Today (Dec 14th 2015) will mark the first journey by a British astronaut (Tim Peake) to the international space station as a member of the European Space agency, beating over 8,000 other elite applicants from across Europe for one of the six places on the ESA’s astronaut training programme. The selection process included academic tests, fitness assessments and interviews and since his selection in 2009, he has undergone intensive training on all aspects of his role in preparation for today’s lift off on a Russian Soyuz rocket at the Baikonur Cosmodrome in Kazakhstan. Peake’s initial military training for this role began in 1990 when he left school in order to attend the Military academy at Sandhurst leaving the army in 2009 to become a test helicopter pilot before his selection on the ESA programme.
25 years of intensive preparation is not unusual for individuals like Peake who are part of a very small elite group that will have the opportunity to view this earth from outside our atmosphere in their lifetime, and yet there are similarly challenging activities that are attracting an ever increasing group of individuals. In 2013, 658 climbers made the summit of Mount Everest, bringing the total summits to 6,871, while 248 climbers have died since the initial attempts in 1921. The period 2006 to 2013 saw 6.6 annual deaths as the mountain attracts more climbers each year, many unprepared.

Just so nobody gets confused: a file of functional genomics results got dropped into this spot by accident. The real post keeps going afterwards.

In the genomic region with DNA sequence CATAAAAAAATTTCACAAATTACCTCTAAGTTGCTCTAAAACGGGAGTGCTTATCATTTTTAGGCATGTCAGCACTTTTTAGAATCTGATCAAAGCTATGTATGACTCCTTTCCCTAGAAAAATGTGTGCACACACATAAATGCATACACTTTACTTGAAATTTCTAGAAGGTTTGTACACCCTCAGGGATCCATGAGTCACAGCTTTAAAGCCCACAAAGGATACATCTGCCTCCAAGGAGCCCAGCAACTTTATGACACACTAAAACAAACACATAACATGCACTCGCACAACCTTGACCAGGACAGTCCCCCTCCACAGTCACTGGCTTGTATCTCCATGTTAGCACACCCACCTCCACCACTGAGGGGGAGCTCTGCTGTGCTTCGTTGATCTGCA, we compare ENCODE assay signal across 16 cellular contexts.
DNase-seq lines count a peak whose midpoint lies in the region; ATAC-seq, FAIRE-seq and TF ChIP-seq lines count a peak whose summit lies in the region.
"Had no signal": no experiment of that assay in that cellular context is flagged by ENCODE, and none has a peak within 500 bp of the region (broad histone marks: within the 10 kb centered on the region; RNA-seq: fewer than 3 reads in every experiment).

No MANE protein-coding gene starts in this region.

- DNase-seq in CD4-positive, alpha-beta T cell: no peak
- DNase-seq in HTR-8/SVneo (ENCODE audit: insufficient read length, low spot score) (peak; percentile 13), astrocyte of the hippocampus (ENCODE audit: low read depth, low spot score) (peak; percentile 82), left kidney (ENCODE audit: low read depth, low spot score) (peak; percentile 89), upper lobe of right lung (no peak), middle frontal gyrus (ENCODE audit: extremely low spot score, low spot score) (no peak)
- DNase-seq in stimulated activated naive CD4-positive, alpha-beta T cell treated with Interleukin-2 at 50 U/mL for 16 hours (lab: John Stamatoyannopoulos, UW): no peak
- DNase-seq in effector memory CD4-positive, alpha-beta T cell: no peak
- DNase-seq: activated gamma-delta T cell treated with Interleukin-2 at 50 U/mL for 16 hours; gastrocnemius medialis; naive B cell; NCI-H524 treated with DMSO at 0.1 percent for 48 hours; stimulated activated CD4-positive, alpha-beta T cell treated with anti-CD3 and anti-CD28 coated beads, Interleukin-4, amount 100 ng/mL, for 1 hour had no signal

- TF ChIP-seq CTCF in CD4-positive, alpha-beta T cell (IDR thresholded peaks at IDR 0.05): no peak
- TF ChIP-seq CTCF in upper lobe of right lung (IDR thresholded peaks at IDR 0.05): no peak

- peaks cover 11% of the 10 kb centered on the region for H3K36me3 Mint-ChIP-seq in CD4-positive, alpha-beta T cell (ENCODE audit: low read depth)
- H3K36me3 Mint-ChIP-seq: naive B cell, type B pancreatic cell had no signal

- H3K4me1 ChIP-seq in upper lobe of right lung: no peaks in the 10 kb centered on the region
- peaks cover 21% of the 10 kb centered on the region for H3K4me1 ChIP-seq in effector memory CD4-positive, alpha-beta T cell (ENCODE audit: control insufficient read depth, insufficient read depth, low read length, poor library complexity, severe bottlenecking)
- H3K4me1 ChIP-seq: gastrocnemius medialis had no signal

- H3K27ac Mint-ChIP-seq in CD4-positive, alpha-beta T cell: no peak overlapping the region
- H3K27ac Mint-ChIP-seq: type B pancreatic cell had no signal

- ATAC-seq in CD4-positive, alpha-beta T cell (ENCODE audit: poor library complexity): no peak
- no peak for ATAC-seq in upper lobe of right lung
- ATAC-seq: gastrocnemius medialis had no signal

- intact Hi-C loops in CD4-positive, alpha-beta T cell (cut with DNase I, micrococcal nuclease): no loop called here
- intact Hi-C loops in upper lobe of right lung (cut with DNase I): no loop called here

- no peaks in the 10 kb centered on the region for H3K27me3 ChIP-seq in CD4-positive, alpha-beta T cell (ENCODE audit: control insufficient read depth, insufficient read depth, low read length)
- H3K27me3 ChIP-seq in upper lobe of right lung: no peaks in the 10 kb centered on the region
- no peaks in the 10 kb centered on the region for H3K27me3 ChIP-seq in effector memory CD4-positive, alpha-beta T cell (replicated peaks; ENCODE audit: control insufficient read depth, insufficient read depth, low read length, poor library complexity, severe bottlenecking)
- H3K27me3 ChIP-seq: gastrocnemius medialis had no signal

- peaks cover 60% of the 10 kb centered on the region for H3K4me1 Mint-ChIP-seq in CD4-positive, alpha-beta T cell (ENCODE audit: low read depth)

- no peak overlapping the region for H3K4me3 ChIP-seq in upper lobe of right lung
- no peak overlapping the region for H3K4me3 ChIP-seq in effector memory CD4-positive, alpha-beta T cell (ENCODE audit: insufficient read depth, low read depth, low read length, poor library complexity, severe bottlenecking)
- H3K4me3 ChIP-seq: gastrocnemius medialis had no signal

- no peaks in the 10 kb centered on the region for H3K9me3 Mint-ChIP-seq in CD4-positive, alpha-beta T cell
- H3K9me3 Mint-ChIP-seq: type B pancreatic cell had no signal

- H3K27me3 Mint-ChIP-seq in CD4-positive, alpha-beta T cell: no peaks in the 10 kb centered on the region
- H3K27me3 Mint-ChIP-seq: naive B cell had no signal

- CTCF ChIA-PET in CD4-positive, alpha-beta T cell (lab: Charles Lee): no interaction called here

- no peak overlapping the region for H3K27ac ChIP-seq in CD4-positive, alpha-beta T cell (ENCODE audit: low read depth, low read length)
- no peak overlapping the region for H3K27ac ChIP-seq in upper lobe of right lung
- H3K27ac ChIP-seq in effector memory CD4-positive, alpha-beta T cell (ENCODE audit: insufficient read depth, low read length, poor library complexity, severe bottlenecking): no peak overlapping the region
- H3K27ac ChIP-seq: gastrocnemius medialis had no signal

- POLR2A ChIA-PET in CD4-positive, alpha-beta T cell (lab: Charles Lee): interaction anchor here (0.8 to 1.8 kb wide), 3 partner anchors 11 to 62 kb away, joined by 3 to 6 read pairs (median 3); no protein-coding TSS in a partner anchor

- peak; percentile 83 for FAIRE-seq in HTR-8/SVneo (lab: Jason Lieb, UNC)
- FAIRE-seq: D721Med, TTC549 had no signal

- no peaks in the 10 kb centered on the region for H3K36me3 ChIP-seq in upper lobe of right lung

Preparation for any extreme activity requires intensive preparation and attention to detail and yet why limited that level of preparation to the field of extreme sports. The world of business can be no less challenging at times as managers and business leaders are faced with making decisions that can have a significant impact on the lives of those who work with and under their direction. While there are enlightened organisations that invest in the preparation of their future leaders and managers for the ‘extreme challenges’ that lie ahead it is also the responsibility of the individual to ‘take charge’ of their own professional development and ensure that they are as well prepared as possible for the challenges that will present themselves in their current and future roles.
There is concern that the expectations of demographic group known as Generation Y or Millennials regarding their rise up the corporate ladder to senior roles in management and leadership does not fully take into consideration the intensive preparation that needs to be in place, not just to survive in the good times, but to help organisations thrive when the next economic storms pass over our business shores.
Empowering employees to take responsibility for their professional development and yet supporting them in their development journey will be one of the key factors that will differentiate those organisations that will thrive in the future from those who survive or perhaps lose their lives on the slopes of the summit. When the time for performance arrives, the time for preparation is past. Each of us has the responsibility and opportunity to ensure that our preparation is proportionate to the challenges that lie ahead.